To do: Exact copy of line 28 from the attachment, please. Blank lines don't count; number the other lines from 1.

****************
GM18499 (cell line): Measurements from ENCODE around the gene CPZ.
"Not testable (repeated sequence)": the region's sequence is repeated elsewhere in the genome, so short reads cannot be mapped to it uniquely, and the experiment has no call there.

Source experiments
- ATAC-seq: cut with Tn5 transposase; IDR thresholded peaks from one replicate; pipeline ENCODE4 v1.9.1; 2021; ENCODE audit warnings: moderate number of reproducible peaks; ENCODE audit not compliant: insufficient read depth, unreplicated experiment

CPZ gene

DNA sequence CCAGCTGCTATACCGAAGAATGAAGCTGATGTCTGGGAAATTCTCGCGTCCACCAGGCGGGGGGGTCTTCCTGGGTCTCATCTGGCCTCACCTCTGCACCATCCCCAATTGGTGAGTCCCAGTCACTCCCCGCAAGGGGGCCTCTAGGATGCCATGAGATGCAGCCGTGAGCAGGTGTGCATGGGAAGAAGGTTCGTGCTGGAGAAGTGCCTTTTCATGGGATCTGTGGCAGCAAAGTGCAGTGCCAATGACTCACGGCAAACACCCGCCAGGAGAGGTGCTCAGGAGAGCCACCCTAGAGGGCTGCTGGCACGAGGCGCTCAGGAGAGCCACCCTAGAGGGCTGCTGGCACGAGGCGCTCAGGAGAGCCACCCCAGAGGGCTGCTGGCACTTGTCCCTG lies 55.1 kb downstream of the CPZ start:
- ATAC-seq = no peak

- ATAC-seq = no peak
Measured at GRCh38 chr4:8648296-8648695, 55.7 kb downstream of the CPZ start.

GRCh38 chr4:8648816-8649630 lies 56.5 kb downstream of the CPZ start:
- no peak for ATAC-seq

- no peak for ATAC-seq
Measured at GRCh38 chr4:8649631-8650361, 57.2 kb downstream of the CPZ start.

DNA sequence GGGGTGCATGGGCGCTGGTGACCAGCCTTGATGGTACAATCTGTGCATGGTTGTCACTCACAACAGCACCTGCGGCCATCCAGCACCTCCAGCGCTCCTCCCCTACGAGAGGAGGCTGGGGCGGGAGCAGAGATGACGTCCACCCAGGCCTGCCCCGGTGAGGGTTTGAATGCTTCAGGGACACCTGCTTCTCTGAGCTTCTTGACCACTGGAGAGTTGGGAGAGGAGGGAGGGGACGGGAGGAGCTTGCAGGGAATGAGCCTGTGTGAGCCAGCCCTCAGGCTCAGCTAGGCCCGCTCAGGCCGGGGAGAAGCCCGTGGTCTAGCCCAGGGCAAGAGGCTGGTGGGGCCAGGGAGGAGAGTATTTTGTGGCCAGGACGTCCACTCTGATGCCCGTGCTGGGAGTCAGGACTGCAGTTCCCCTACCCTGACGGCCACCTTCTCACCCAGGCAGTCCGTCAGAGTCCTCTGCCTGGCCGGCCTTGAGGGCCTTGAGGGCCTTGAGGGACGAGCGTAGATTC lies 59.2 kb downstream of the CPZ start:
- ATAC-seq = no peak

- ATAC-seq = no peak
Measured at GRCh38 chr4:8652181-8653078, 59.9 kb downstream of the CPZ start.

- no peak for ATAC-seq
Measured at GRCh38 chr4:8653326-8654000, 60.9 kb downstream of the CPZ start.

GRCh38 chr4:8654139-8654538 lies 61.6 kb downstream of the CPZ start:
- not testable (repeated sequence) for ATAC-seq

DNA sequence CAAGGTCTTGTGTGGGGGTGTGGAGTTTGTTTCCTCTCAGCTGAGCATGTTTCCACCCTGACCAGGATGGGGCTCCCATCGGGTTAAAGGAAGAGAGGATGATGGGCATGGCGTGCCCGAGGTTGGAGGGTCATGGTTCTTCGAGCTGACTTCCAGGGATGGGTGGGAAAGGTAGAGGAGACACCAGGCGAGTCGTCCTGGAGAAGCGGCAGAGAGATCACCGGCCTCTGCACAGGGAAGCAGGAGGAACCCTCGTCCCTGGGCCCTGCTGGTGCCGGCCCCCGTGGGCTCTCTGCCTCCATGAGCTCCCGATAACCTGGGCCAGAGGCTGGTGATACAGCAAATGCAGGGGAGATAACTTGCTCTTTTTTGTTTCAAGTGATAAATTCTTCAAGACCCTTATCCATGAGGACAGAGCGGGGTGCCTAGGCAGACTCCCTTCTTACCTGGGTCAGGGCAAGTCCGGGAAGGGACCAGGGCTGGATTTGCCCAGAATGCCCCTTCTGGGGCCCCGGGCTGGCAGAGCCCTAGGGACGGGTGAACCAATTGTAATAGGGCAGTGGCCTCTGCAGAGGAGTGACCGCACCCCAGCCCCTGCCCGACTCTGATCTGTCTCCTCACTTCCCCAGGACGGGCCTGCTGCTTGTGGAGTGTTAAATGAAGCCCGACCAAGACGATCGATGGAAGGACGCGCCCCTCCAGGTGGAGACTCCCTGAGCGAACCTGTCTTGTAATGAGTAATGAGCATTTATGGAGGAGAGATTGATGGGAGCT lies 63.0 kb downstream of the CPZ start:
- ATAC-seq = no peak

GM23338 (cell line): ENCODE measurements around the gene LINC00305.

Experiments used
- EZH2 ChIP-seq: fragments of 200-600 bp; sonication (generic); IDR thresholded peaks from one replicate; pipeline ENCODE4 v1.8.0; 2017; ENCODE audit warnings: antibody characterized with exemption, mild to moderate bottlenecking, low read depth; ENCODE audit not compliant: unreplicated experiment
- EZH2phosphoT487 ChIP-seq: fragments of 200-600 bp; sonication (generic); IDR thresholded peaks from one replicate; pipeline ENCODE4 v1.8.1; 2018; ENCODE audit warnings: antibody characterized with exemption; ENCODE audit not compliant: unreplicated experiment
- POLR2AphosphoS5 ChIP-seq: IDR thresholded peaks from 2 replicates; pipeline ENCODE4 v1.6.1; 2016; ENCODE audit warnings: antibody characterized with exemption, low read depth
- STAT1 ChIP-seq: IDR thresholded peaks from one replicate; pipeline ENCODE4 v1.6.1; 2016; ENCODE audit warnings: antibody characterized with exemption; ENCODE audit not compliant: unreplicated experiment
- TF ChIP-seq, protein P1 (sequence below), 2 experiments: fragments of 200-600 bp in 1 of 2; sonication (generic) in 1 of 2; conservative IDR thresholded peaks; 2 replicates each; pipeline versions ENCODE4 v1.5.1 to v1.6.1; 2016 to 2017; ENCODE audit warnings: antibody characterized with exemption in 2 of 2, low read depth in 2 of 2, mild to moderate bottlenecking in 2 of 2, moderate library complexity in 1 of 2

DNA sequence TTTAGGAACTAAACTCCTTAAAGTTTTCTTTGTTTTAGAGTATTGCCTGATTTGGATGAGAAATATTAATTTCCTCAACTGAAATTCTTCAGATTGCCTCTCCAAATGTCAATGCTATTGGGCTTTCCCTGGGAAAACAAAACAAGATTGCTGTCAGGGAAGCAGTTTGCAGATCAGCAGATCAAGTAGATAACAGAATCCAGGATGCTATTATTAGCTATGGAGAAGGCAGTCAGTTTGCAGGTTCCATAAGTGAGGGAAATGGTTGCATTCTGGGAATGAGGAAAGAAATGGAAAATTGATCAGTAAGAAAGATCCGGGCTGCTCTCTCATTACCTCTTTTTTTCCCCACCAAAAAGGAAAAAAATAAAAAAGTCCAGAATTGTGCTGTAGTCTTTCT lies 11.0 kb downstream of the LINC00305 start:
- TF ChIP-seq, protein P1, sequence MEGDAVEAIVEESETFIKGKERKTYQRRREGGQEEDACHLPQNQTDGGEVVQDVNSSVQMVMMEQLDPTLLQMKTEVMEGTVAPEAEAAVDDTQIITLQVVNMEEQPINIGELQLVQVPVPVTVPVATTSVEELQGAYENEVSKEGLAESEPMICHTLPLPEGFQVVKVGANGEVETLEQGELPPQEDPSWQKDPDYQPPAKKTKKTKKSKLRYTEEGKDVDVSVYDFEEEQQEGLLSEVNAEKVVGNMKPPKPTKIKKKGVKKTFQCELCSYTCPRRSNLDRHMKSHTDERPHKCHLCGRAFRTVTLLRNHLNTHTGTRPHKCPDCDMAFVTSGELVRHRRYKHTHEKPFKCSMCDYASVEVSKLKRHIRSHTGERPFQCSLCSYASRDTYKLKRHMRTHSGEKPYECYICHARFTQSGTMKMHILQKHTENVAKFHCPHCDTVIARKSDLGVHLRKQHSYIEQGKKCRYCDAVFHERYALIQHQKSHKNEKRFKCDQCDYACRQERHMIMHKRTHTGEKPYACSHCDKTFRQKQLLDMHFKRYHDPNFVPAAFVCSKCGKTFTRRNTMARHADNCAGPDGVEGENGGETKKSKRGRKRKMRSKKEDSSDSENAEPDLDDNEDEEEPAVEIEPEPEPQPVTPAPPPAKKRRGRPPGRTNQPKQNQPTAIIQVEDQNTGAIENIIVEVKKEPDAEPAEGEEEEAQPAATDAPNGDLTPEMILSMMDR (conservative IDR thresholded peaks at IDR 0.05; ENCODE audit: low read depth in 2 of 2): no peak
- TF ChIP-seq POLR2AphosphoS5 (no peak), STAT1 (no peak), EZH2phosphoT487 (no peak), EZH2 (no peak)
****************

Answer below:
- POLR2AphosphoS5 ChIP-seq: IDR thresholded peaks from 2 replicates; pipeline ENCODE4 v1.6.1; 2016; ENCODE audit warnings: antibody characterized with exemption, low read depth